# Why did we make equations dimensionless? [closed]

I study a paper on propagation of plane wave, in which equations are made dimensionless.

Equation of motion is

\begin{equation*} c_{ijmn}u_{m,nj} = \ddot{u_i} \end{equation*}

where $c_{ijmn}$ are elastic constant and $u_i$ is component of displacement.

Then equation is made dimensionless by using $x'_i=C_0\eta x_i$ and $u'_i=C_0\eta u_i$ where $\eta$ is entropy, $C_0$ is the longitudinal wave velocity . Similarly heat conduction equation is made dimensionless. Then this system of equations is solved for propagation of plane wave.

Why did we make equation dimensionless?

• So you don't need to deal with dimensions? Commented Oct 24, 2015 at 6:50
• Related: physics.stackexchange.com/a/212320/70242. Specifically the second paragraph after the equations is useful; by making dimensionless we find the one or two parameters which characterize the equation. Commented Oct 24, 2015 at 8:22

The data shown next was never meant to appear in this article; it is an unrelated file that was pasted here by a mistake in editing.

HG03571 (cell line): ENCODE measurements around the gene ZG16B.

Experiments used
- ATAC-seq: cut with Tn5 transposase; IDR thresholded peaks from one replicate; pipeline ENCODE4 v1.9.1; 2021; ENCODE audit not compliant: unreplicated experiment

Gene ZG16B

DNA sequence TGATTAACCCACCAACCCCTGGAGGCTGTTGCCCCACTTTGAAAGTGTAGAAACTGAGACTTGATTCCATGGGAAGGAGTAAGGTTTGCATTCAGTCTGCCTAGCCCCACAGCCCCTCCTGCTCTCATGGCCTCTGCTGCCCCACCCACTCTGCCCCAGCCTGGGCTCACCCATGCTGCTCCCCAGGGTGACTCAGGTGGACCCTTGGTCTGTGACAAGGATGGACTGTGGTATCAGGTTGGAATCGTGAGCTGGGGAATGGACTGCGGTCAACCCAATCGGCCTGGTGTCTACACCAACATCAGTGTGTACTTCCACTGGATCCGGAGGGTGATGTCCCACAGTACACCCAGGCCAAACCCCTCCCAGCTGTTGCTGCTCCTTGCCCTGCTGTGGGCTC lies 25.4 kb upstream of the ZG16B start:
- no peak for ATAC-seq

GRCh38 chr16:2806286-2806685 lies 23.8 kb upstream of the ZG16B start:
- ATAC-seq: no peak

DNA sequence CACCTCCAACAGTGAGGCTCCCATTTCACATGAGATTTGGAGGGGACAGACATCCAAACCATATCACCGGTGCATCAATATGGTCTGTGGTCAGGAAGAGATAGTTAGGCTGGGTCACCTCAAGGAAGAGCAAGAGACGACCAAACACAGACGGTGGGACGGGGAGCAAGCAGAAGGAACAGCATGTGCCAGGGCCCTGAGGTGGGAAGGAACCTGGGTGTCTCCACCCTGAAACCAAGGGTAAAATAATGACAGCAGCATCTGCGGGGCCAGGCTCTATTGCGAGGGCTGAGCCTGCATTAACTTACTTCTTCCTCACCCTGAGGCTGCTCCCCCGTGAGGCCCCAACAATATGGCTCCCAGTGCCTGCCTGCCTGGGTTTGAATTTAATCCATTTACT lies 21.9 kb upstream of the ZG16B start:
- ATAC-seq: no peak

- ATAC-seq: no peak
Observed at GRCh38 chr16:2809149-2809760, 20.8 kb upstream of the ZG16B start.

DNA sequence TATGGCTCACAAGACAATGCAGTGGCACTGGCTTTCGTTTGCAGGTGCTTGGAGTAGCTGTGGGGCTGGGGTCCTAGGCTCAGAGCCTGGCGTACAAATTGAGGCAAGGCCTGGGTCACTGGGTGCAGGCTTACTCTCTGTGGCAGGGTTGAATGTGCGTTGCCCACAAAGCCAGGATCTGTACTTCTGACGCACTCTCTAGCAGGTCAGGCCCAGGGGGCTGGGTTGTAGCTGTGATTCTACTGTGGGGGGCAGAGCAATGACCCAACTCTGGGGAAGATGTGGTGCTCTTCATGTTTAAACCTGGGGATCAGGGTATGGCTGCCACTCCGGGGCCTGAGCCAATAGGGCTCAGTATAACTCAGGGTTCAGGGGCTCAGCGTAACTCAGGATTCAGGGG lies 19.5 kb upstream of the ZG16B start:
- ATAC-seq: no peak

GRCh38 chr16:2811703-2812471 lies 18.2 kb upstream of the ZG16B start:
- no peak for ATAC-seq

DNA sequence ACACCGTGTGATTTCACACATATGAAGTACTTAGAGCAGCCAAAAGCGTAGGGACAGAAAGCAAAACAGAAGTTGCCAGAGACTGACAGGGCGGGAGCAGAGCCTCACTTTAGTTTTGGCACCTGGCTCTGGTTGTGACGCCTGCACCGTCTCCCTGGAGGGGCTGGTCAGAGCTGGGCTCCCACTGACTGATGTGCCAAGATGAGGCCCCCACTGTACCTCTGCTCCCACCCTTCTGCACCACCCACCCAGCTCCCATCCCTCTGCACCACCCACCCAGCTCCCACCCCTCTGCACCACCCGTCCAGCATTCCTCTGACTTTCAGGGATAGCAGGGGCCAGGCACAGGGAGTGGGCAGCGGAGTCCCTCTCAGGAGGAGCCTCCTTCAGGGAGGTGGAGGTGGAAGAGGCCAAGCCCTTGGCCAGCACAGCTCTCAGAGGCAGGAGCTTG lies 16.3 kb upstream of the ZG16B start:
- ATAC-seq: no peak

• What was the paper? Commented Oct 25, 2015 at 18:06
• It is 'Plane wave propagation and domain of influence in fractional order thermoelastic materials with three phase lag heat transfer'.
– niti
Commented Oct 26, 2015 at 0:39

2. A lot of computational work is reduced by nondimensionalizing the system. This makes sure that we wont use memory uncessasarily. For example, the Boltzman constant is $\propto 10^{-23}$ There is a limit to how much the computer has in terms of memory. There are things like floating point errors etc.. So what I'd do in practice when solving such a system, is to set $k_B=1$. It is justified because it is only a constant, and the things we want to see are the trends. And the numbers you obtain can be easily rescaled again if you want the actual value.